Those living with haemophilia can experience the same oral diseases as those without haemophilia; however, their dental treatment is complicated by prolonged bleeding and the reluctance of general dentists to treat such individuals. With these potential additional barriers to dental care, it is hypothesised that those with haemophilia have worse oral health than the general population.
There has been little research on the oral health of individuals with haemophilia, and none at all conducted in New Zealand. Limited conclusions can be drawn about the oral health of this population because much of the evidence that is available is of poor quality and is heterogeneous in setting, participants and measurements. However, the evidence that is available suggests that PWH are likely to have worse oral health than the general population.
In order to help improve the provision of oral healthcare to individuals with haemophilia, the aims of this research were to: describe the oral health and oral health behaviours of those with haemophilia; compare these findings with estimates from the New Zealand population; explore the perceptions of oral health and its importance expressed by those with haemophilia; and, identify the barriers to oral health perceived by those with haemophilia.
An embedded, correlational, mixed methods design was used to research the oral health of those with haemophilia in New Zealand. All individuals with moderate or severe haemophilia, aged over the age of two, and residing in the Capital & Coast, Hutt Valley or Waiarapa District Health Board regions, were invited to participate in a clinical examination, questionnaire and semi-structured interview.
Clinical examinations and questionnaires were completed by 33 individuals, comprising 25 adults and 8 children, giving a participation rate of 86.8%. Qualitative and quantitative data were considered in tandem to provide a snap-shot of the oral health of those with haemophilia and these data were compared with data from the general New Zealand population. The questionnaire, clinical examination and interview data paint a picture of a sample who have experienced oral disease and have varied perceptions of oral health. They acknowledge the importance of oral health but do not always carry out behaviours conducive to oral health, with many different barriers being described.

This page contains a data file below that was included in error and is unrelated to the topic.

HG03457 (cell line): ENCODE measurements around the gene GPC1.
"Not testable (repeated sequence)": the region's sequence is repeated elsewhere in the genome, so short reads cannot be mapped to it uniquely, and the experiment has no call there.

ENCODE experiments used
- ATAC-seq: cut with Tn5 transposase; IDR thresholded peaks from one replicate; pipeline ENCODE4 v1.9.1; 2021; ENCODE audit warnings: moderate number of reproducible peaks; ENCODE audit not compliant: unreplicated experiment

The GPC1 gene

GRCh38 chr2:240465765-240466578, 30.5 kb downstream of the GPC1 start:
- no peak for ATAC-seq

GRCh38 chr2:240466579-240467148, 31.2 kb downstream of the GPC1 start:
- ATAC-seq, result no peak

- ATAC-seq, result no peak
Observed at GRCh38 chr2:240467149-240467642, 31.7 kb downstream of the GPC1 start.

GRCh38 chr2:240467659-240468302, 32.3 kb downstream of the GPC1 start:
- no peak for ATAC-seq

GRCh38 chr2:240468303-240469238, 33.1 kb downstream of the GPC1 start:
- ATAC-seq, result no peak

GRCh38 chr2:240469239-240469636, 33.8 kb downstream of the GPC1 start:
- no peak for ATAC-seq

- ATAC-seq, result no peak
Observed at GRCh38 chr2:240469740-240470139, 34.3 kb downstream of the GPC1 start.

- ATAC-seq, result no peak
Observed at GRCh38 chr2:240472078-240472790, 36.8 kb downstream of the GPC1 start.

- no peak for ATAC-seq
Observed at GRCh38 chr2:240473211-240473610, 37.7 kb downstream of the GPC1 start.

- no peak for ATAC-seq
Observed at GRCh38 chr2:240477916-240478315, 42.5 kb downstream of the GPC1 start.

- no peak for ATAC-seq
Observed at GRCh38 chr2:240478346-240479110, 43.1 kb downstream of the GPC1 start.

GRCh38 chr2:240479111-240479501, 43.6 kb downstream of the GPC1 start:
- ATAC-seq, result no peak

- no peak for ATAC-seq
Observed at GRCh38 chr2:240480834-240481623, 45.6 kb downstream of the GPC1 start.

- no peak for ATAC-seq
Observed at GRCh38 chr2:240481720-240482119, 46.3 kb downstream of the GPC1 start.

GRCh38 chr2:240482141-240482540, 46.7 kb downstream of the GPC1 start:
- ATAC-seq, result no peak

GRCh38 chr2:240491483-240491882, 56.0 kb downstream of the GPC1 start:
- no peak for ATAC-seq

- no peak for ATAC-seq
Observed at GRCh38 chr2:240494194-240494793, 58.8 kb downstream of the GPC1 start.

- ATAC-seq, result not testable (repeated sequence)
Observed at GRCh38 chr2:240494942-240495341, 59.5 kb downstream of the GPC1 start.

Having high dental anxiety and living further away from the hospital were significantly associated with being edentulous. Those who were edentulous were likely to have had periodontal disease and the decision-making process to render these individuals edentulous is different to that for individuals without haemophilia. When compared with the New Zealand population, those with haemophilia have more mild periodontal disease, which may be related to a reluctance to perform oral hygiene, especially flossing.
Generally, those with haemophilia appear to have better oral health (less caries experience and lower prevalence of severe periodontal disease) but where there is poor oral health it has more of an impact on those with haemophilia. A model has been suggested to show how better oral health is related to access to hospital dentistry.||